Thursday, 14 January 2016

Survival. Or lack there of.

"You're going to die"

I cannot hope to be able to count the number of times that we, here at UNIS, have heard this phrase since Monday. If we step here, we die. If we don't step there, we die. If we don't have a specific shoe, we die. If we're wearing mismatching colours, we die. Hell we may as well be told if we sneeze we die.

Funnily enough the Arctic is an inhospitable environment in which bad choices will likely lead to someones death or at least severe injury. This is nothing new and we were aware of this before coming here, that's why we were constantly told not to be eaten by a polar bear. NOOO, YOU DON'T SAY. The arctic survival course may as well be 1000 ways to die on Svalbard (not taking credit for that joke) but it's true.

All this aside of course it's incredibly important to have this training and so we started the week with advanced arctic first aid and dealt with those infamous manikins which we were forced to ask whether they were okay before administering CPR; we were told to ignore the fact that they had no arms and legs, a "flesh wound" as the black knight would say. It was super fun actually and we had a huge laugh with each other, making new friends such as Benjamin (Resident skyscraper), Emile (Resident funny guy), and Heather (Resident dwarf). Unfortunately I didn't manage to get any pictures of the practical first aid but the essence was tightly wrapping people up in many many layers of super warm (sort of) sleeping bag, take a look at Lucys blog for some pictures. The day was wrapped up with a tour of the facility and a chance to see where we'd be spending the next 4 months.

Onto Wednesdays tasks, in the morning we had some avalanche training in which we practiced techniques used to dig into the snow that has more than likely completely buried a person. It's not likely that someone caught in an avalanche is able to remain on their feet and more often than not is dragged under and encased in a frozen hell for what can be between half an hour and several but must feel like a lifetime to person trapped. We're said to have about 35 minutes to save someone in such conditions before their survival rate drops to about 35%. Scary. Nontheless it was a lot of searching and digging and all in all quite eye opening to the kind of conditions out there that made the lecturers initially say "you're going to die".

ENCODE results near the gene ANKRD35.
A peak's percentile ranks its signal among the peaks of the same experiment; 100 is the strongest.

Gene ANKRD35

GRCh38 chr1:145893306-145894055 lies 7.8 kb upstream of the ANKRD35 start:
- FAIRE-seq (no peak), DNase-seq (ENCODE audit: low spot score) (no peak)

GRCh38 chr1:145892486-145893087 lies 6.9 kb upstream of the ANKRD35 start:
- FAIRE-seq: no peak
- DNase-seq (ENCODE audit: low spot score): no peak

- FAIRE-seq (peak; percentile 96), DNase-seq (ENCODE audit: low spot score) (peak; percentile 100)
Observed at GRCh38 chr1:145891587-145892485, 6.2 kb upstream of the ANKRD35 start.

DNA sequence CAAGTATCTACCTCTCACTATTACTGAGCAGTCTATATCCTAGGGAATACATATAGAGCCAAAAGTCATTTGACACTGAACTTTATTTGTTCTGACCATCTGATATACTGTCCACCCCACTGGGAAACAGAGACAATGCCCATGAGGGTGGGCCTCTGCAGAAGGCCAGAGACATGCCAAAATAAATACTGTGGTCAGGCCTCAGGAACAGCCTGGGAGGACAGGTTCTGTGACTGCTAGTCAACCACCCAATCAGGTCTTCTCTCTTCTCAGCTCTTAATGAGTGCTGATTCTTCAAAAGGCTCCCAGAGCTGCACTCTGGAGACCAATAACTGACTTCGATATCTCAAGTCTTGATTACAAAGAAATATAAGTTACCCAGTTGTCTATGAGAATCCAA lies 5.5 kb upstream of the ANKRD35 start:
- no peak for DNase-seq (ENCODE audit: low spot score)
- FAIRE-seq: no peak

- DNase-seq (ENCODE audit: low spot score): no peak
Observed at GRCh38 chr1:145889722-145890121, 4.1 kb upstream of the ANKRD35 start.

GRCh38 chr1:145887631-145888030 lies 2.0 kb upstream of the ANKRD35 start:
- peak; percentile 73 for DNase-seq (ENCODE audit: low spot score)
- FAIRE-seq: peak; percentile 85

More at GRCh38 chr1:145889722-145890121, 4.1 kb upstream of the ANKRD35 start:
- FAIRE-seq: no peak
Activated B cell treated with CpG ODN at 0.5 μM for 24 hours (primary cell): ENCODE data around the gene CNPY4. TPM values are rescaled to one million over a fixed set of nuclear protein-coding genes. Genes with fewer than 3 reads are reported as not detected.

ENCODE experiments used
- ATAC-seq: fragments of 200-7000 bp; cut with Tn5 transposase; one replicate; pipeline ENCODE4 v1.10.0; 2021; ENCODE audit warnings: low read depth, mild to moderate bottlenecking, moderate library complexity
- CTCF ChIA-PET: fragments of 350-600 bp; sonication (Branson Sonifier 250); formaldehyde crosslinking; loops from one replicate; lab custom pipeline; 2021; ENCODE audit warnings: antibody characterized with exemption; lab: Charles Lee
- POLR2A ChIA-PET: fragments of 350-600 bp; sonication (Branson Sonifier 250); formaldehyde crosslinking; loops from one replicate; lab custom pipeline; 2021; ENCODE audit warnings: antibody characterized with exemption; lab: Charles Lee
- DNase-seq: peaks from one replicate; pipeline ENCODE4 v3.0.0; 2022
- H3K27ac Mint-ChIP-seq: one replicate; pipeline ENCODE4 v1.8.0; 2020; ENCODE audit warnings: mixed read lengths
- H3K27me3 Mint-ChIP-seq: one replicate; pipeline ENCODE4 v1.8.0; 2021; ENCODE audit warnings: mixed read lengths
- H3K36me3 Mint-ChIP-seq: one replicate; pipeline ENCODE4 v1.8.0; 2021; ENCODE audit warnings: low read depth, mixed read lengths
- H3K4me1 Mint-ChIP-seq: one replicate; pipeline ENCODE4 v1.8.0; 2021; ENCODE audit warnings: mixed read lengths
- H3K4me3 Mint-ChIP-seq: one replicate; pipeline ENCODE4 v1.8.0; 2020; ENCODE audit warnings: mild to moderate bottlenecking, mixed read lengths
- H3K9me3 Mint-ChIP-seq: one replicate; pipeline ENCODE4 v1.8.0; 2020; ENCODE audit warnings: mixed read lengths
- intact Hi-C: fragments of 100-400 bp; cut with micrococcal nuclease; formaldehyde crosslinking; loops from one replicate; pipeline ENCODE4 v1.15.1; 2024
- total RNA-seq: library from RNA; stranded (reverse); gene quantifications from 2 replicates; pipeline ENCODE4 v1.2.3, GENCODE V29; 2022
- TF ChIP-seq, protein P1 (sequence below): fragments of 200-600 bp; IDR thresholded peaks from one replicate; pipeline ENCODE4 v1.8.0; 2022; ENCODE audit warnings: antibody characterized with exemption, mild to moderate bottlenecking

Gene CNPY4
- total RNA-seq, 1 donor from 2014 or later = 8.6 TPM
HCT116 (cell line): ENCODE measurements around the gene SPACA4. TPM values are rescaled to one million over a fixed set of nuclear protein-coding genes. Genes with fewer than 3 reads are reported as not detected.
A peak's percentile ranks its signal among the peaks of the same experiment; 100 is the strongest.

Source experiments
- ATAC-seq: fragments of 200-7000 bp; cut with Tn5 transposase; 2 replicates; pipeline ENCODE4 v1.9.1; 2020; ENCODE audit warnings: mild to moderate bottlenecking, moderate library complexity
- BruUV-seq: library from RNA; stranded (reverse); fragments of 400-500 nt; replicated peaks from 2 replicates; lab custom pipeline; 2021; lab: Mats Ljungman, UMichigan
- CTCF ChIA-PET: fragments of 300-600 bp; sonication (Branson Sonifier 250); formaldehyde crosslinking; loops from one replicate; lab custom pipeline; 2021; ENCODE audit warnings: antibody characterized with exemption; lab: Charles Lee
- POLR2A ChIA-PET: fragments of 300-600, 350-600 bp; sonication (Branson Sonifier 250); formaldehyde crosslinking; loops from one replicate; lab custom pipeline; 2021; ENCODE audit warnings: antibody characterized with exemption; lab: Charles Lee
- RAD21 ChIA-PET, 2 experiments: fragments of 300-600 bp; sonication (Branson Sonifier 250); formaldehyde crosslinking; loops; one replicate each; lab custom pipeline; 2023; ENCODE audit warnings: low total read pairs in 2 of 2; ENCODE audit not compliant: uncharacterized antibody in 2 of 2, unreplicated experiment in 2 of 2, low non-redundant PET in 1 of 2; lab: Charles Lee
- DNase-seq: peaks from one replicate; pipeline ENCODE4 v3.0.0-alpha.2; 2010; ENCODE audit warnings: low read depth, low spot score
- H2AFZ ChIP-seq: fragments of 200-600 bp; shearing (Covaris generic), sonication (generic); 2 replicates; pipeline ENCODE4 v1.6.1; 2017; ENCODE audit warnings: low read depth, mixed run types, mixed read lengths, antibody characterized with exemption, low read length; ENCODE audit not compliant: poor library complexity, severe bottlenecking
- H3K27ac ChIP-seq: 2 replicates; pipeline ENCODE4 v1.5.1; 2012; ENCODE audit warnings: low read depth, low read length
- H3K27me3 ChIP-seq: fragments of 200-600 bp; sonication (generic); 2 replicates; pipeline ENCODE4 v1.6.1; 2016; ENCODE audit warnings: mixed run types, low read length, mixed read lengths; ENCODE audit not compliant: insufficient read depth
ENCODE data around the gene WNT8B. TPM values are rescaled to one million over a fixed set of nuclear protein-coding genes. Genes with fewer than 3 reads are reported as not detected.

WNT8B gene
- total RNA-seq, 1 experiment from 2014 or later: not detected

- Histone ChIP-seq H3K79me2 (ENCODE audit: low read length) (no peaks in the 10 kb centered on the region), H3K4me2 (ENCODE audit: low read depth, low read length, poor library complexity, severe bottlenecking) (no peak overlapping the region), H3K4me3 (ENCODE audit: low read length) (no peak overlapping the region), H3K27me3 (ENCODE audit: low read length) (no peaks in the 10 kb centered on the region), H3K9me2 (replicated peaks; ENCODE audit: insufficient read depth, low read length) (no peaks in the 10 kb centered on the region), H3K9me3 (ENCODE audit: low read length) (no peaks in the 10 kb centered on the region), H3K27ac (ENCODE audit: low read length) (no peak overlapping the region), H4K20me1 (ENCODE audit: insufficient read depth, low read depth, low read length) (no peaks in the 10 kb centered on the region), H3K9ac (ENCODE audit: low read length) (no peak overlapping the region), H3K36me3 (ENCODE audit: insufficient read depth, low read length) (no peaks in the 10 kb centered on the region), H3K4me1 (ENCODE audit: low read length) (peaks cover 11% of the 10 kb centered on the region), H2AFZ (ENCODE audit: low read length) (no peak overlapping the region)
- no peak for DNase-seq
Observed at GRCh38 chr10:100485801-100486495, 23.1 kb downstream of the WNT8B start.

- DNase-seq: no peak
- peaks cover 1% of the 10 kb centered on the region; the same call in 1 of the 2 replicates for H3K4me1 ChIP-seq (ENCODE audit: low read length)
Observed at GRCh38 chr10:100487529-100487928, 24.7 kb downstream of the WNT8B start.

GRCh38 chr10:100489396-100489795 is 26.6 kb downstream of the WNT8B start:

In the afternoon we took a trip out to a freshwater lake just outside of town dressed in snowmobile kits and had the scenario that someone had fallen into the sea ice and had to be saved. The best part of this is when Heather offered herself as the victim to be in the water to which the lecturer looked her up and down and concluded "We're going to need a smaller suit". I was so gone. But the pictures are amusing.

The following gentleman was required to get in to save Heather. Sporting a very fashionable survival suit that you'll no doubt see on the catwalk next season.

The next section contains the rescue procedure and a few attempts of people getting into the ice and having to claw themselves out using ice-picks.

It's safe to say that it was cold and we wanted to get home as fast as we possibly could to get into something warmer! Though saying that, being in the water wasn't an issue, it was getting out and realising that your feet had been left behind, or they may as well have been as there was no feeling left in them...

Moving in to today, we had glacial rescue and map work to ensure that we could recover someone who had fallen down a crevasse and also to be able to inform anyone we were calling for help from, where we were. The Glacial rescue procedure was quite simple in theory but when the adrenaline is pumping and you know you have a finite time frame to the point where you're the deciding factor between whether someone is rescued or dies whilst trapped, I can imagine getting those ropes in the right place can be difficult. We were told a story about an incident in which 3 people fell down a crevasse with one casualty in which the person had become trapped by their head, meaning their head was wedged and the rest of their body was hanging underneath. Yeah, unpleasant.

So I hope by now you've got some of the feeling as to how much we've been told we're going to die this week and quite rightly so as if proper precautions aren't taken and if people don't listen to the established rules, accidents will happen. But the training has been invaluable and will almost definitely improve anyone present chances of survival in life threatening scenarios.

On a lighter note, Rifle shooting tomorrow; Something I've been looking forward to all week! I'll be sure to let you know how I do :)

On that note I shall bid you all farewell and let you know that despite the apparent danger, none of us have been harmed and I think the only fatality has been part of Lloyds coat that became ripped in an exercise. Hazaar! Also the first part of the video with us travelling to Longyearbyen is completed:

Check back soon for more!

Time for a cuppah I think.

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